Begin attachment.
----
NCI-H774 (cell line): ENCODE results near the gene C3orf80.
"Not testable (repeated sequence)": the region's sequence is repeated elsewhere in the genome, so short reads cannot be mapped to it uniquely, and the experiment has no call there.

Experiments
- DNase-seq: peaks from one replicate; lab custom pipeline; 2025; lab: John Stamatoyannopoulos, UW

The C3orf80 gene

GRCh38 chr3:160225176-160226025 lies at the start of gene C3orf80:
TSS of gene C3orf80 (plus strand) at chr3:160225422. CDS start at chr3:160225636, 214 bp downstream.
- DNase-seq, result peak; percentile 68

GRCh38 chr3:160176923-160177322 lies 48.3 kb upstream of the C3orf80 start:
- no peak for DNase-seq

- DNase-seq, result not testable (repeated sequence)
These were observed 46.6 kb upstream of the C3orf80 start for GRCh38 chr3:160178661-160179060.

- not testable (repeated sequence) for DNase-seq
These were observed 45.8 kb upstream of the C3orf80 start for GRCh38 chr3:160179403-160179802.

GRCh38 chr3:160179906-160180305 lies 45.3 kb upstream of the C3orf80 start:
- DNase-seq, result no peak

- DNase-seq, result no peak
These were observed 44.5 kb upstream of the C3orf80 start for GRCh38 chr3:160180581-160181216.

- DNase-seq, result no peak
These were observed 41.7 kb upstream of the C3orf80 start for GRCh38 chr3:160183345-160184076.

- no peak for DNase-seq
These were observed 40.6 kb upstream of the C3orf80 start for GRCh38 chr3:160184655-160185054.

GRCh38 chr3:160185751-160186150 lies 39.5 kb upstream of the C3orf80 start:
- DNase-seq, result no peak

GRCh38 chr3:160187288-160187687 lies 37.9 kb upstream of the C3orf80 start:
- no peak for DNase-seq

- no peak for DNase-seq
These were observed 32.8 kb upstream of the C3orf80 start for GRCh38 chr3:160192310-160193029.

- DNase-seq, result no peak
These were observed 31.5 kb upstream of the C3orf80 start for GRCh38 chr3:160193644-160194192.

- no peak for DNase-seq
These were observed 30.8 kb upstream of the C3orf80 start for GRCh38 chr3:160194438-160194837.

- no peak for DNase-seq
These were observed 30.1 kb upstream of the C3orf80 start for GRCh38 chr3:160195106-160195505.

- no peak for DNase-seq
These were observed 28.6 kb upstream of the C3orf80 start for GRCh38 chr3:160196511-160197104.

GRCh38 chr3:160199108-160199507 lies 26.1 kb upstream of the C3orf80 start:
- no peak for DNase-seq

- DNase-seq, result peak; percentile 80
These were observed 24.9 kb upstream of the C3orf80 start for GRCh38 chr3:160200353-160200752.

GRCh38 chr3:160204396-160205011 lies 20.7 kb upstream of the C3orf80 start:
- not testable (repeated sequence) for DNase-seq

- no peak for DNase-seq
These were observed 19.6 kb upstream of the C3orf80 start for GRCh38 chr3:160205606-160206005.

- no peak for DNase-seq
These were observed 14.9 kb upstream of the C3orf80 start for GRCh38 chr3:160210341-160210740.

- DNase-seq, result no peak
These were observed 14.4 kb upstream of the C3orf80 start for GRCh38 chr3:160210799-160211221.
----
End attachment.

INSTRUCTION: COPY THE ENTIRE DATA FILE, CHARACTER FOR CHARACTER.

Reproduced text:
NCI-H774 (cell line): ENCODE results near the gene C3orf80.
"Not testable (repeated sequence)": the region's sequence is repeated elsewhere in the genome, so short reads cannot be mapped to it uniquely, and the experiment has no call there.

Experiments
- DNase-seq: peaks from one replicate; lab custom pipeline; 2025; lab: John Stamatoyannopoulos, UW

The C3orf80 gene

GRCh38 chr3:160225176-160226025 lies at the start of gene C3orf80:
TSS of gene C3orf80 (plus strand) at chr3:160225422. CDS start at chr3:160225636, 214 bp downstream.
- DNase-seq, result peak; percentile 68

GRCh38 chr3:160176923-160177322 lies 48.3 kb upstream of the C3orf80 start:
- no peak for DNase-seq

- DNase-seq, result not testable (repeated sequence)
These were observed 46.6 kb upstream of the C3orf80 start for GRCh38 chr3:160178661-160179060.

- not testable (repeated sequence) for DNase-seq
These were observed 45.8 kb upstream of the C3orf80 start for GRCh38 chr3:160179403-160179802.

GRCh38 chr3:160179906-160180305 lies 45.3 kb upstream of the C3orf80 start:
- DNase-seq, result no peak

- DNase-seq, result no peak
These were observed 44.5 kb upstream of the C3orf80 start for GRCh38 chr3:160180581-160181216.

- DNase-seq, result no peak
These were observed 41.7 kb upstream of the C3orf80 start for GRCh38 chr3:160183345-160184076.

- no peak for DNase-seq
These were observed 40.6 kb upstream of the C3orf80 start for GRCh38 chr3:160184655-160185054.

GRCh38 chr3:160185751-160186150 lies 39.5 kb upstream of the C3orf80 start:
- DNase-seq, result no peak

GRCh38 chr3:160187288-160187687 lies 37.9 kb upstream of the C3orf80 start:
- no peak for DNase-seq

- no peak for DNase-seq
These were observed 32.8 kb upstream of the C3orf80 start for GRCh38 chr3:160192310-160193029.

- DNase-seq, result no peak
These were observed 31.5 kb upstream of the C3orf80 start for GRCh38 chr3:160193644-160194192.

- no peak for DNase-seq
These were observed 30.8 kb upstream of the C3orf80 start for GRCh38 chr3:160194438-160194837.

- no peak for DNase-seq
These were observed 30.1 kb upstream of the C3orf80 start for GRCh38 chr3:160195106-160195505.

- no peak for DNase-seq
These were observed 28.6 kb upstream of the C3orf80 start for GRCh38 chr3:160196511-160197104.

GRCh38 chr3:160199108-160199507 lies 26.1 kb upstream of the C3orf80 start:
- no peak for DNase-seq

- DNase-seq, result peak; percentile 80
These were observed 24.9 kb upstream of the C3orf80 start for GRCh38 chr3:160200353-160200752.

GRCh38 chr3:160204396-160205011 lies 20.7 kb upstream of the C3orf80 start:
- not testable (repeated sequence) for DNase-seq

- no peak for DNase-seq
These were observed 19.6 kb upstream of the C3orf80 start for GRCh38 chr3:160205606-160206005.

- no peak for DNase-seq
These were observed 14.9 kb upstream of the C3orf80 start for GRCh38 chr3:160210341-160210740.

- DNase-seq, result no peak
These were observed 14.4 kb upstream of the C3orf80 start for GRCh38 chr3:160210799-160211221.